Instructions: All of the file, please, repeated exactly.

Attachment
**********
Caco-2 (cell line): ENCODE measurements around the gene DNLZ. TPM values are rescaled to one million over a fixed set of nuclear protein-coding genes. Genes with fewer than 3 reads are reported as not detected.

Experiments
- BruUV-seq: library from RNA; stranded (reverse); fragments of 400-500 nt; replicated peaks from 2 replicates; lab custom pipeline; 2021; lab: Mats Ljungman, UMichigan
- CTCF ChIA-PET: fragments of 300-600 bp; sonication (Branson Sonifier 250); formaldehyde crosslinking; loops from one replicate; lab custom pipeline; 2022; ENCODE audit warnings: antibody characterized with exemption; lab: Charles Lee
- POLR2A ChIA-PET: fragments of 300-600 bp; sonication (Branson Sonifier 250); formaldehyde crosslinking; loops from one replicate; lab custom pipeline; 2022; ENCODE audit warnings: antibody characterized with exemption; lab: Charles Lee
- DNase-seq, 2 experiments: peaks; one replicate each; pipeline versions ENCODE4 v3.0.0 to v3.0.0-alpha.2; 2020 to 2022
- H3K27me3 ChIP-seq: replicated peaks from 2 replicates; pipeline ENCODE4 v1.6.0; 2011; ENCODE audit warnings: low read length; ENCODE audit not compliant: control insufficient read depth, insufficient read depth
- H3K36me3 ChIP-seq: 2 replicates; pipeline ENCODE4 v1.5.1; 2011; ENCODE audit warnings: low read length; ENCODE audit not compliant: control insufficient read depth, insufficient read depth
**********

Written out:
Caco-2 (cell line): ENCODE measurements around the gene DNLZ. TPM values are rescaled to one million over a fixed set of nuclear protein-coding genes. Genes with fewer than 3 reads are reported as not detected.

Experiments
- BruUV-seq: library from RNA; stranded (reverse); fragments of 400-500 nt; replicated peaks from 2 replicates; lab custom pipeline; 2021; lab: Mats Ljungman, UMichigan
- CTCF ChIA-PET: fragments of 300-600 bp; sonication (Branson Sonifier 250); formaldehyde crosslinking; loops from one replicate; lab custom pipeline; 2022; ENCODE audit warnings: antibody characterized with exemption; lab: Charles Lee
- POLR2A ChIA-PET: fragments of 300-600 bp; sonication (Branson Sonifier 250); formaldehyde crosslinking; loops from one replicate; lab custom pipeline; 2022; ENCODE audit warnings: antibody characterized with exemption; lab: Charles Lee
- DNase-seq, 2 experiments: peaks; one replicate each; pipeline versions ENCODE4 v3.0.0 to v3.0.0-alpha.2; 2020 to 2022
- H3K27me3 ChIP-seq: replicated peaks from 2 replicates; pipeline ENCODE4 v1.6.0; 2011; ENCODE audit warnings: low read length; ENCODE audit not compliant: control insufficient read depth, insufficient read depth
- H3K36me3 ChIP-seq: 2 replicates; pipeline ENCODE4 v1.5.1; 2011; ENCODE audit warnings: low read length; ENCODE audit not compliant: control insufficient read depth, insufficient read depth